Sydney’s pricey suburb Woollahra has secured the nation’s top weekend auction result, while Toorak in Melbourne surprised with the cheapest offering.
There were just two ultra-cautious bidders completing for the wide Woollahra terrace.
The five-bedroom, four-bathroom home with 7.5 metre frontage had been tipped by Ben Collier at The Agency to fetch $6.3 million-plus, but the bidding petered out at $6.35 million.
It was, however, sold within an hour of its onsite auction at a considerably higher, though undisclosed price.
The downsizing vendor was Dr Lisa O’Brien, who leads Australia’s major education-oriented children’s charity, The Smith Family, and was also a founding member of Sydney’s Lou’s Place, a drop-in centre providing respite and support for women in need.
It last sold at $4,225,000 in 2006.
Auction volumes steadied across the capital cities, according to CoreLogic’s latest report, while the preliminary clearance rate improved in the second-last winter weekend.
Across the combined capital cities, the preliminary auction clearance rate rose to 71.7 per cent, up from the final clearance rate that came in at 67.5 per cent.
There were 2041 capital city auctions over the week to Saturday, virtually unchanged from last week’s 2040 auctions.
But it was higher than the 1795 auctions held one year ago.
Melbourne took back the baton from Canberra as the strongest weekend auction market.
Melbourne’s preliminary clearance rate sat at 77.7 per cent, after the prior weekend’s final results fell below 70 per cent for the first time since July last year to 69.8 per cent.
Melbourne was host to 997 auctions this week, higher than the 955 held last week.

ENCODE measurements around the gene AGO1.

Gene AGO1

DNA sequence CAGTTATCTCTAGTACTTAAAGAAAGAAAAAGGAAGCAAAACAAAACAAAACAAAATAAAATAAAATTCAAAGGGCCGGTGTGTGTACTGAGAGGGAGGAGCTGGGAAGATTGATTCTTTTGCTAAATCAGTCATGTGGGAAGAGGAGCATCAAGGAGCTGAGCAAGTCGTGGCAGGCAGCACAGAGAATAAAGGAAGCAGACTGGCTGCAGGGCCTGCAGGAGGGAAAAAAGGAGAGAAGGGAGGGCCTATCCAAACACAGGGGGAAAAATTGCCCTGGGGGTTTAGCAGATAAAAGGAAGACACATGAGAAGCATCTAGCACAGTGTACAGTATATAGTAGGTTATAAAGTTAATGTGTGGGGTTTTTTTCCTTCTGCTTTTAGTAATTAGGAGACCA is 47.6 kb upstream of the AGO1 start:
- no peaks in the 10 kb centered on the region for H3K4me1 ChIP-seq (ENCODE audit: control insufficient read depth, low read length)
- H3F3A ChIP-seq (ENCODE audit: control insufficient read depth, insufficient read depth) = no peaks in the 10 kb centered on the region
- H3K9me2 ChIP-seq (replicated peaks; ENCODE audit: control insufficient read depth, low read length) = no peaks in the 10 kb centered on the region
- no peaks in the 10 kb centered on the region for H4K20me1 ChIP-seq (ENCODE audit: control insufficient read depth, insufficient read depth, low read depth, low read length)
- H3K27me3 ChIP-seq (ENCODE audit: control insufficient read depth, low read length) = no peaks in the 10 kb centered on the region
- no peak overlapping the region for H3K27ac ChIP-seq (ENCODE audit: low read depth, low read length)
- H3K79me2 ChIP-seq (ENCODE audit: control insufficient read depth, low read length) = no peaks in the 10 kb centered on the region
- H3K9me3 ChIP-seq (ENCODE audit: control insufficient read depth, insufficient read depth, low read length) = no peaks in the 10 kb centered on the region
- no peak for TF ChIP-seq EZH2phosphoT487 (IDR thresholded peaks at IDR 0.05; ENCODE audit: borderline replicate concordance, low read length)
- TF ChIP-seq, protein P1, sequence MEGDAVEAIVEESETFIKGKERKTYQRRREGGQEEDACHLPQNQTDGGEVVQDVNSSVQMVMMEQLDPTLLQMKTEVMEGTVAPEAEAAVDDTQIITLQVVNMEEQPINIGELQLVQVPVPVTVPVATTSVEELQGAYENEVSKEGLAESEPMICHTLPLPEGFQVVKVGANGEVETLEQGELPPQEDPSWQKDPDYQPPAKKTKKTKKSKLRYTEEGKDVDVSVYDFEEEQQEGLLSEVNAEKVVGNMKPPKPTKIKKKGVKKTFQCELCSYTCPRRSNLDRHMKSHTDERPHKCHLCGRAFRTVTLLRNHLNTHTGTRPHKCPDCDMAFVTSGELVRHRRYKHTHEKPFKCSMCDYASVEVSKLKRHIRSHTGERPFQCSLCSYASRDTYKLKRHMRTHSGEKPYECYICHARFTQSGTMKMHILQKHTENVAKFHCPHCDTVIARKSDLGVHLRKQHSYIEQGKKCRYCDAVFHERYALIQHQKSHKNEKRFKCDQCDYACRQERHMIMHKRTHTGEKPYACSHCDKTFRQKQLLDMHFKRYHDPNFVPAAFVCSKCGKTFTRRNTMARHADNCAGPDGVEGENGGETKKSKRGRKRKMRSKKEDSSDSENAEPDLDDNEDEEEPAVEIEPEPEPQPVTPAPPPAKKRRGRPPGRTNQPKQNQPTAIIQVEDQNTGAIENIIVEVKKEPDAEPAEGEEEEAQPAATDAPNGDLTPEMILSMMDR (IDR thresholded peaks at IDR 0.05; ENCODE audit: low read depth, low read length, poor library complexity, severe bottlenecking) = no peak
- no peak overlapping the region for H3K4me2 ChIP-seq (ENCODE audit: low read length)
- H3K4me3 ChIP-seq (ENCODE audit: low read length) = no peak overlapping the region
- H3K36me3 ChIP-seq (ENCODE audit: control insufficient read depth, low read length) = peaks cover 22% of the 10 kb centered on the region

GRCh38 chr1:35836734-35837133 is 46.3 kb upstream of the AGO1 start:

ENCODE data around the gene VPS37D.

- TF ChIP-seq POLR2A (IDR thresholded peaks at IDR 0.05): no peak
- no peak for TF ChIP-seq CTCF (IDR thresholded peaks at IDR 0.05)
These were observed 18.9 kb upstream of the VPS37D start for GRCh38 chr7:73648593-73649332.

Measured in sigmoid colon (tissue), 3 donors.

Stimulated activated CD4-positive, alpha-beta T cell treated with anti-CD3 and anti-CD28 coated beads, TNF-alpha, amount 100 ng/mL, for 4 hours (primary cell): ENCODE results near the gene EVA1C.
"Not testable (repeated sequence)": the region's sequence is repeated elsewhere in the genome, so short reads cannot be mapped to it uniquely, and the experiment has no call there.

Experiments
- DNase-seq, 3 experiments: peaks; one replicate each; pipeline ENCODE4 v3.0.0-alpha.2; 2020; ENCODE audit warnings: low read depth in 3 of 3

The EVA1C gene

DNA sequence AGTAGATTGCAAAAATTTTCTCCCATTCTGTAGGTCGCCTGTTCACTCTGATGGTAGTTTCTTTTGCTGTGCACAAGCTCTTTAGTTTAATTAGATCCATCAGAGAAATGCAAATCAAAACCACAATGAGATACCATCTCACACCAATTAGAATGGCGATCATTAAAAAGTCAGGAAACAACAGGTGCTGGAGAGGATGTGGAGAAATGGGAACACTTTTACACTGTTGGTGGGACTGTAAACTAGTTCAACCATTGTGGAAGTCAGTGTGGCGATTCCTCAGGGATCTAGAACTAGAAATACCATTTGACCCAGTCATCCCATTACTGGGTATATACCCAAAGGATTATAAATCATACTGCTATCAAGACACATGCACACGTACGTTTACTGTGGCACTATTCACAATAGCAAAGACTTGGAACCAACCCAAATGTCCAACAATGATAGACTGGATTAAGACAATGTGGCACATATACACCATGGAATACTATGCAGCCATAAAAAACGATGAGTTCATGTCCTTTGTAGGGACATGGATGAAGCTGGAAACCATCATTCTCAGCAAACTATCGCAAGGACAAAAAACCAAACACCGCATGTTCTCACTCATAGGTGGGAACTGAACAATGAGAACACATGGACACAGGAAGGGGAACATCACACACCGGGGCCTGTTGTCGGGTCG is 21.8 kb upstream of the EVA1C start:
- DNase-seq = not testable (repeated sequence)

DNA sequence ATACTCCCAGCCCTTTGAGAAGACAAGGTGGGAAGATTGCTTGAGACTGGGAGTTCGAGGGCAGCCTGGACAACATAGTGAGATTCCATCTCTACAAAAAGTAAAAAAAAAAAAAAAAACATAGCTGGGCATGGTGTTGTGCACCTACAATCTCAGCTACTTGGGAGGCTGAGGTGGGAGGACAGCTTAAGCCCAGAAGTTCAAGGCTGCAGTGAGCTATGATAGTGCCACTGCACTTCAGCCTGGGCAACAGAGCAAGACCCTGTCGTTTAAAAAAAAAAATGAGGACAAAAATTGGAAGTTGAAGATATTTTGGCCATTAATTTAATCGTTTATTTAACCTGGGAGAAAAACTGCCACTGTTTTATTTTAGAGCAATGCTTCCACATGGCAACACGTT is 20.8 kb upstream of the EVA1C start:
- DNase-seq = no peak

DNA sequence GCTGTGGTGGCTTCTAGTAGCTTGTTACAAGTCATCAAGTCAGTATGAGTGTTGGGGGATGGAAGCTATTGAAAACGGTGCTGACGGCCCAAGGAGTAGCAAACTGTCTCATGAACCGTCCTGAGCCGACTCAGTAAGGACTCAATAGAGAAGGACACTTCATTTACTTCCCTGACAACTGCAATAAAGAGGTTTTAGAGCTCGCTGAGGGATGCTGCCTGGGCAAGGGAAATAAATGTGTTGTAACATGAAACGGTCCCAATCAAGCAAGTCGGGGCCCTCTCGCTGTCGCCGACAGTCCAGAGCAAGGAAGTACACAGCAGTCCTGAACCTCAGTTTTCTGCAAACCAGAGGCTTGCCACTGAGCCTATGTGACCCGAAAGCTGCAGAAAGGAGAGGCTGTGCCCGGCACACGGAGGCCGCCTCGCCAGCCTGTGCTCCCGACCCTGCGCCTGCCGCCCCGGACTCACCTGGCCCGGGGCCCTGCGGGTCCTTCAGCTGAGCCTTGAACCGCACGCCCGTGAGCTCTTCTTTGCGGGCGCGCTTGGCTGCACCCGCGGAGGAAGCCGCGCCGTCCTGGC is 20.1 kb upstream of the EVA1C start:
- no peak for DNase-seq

It had the nation’s cheapest sale when a Toorak studio sold pre-auction for $250,000.
Located at 47/145 Canterbury Road, the studio apartment was marketed as an entry-level property for the suburb which has a $925,000 median apartment price.
The weekend offering – which last sold at $113,000 in 1999 – features a galley kitchen that is adjacent to the living and dining space.
The 36 square metre studio with car space was offered through Little Real Estate agent Rob Exell. It had been a $260 a week rental when offered this time last year.
A four-bedroom Kew house was Melbourne’s top sale at $4 million.
Located at 37 Wellington Street, the English-style home on a 792 sqm block last sold in 2007 for $2.12 million.
In Canberra, 68 auctions were held with 75.4 per cent successful.
Last weekend the Canberra clearance rate was a higher 87 per cent.
Canberra’s top sale was a four-bedroom Hackett house for $1.06 million.
Located at 4 Brennan Street, the 958 sqm property with views of Mount Majura and Mount Ainslie, last sold for $405,000 in 2002.
Sydney’s clearance rate improved to 70.8 per cent, however volumes were lower week-on-week in Sydney.
Across Sydney, 704 properties were taken to auction this week. Last week, the final clearance rate for the city was 67.6 per cent, across 798 auctions.
The cheapest sale was a Lakemba unit for $415,000.
Located at 10/10 Fairmount Street, the two-bedroom 1970s last sold for $315,000 in 2014.
Sydney secured the highest sale across the nation when a Chatswood house sold for $5.635 million.
Located at 17 Dulwich Road, the six-bedroom home sat on a 1800 sqm block.
There were 100 Adelaide auctions this weekend with 58.7 per cent selling. Last year there was a 62 per cent clearance rate from 97 offerings.
Brisbane’s preliminary auction clearance rate was 45.9 per cent, increasing from 43.8 per cent last week.
There were 131 Brisbane auctions this week, compared to 103 last week.
Farleigh, a five-bedroom Annerley house, sold for $1.21 million making it Brisbane’s most expensive weekend auction sale.
Located at 11 Pitt Street, the 1914 home was built by the pioneering Mackenzie family. It last sold in 2005 for $565,000.
There were 34 Perth auctions and so far 17 results have been reported, with 47.1 per cent selling.
Of the seven Tasmanian auction results reported so far this week, two sales have been recorded.
Jonathan Chancellor is editor in chief at Property Observer.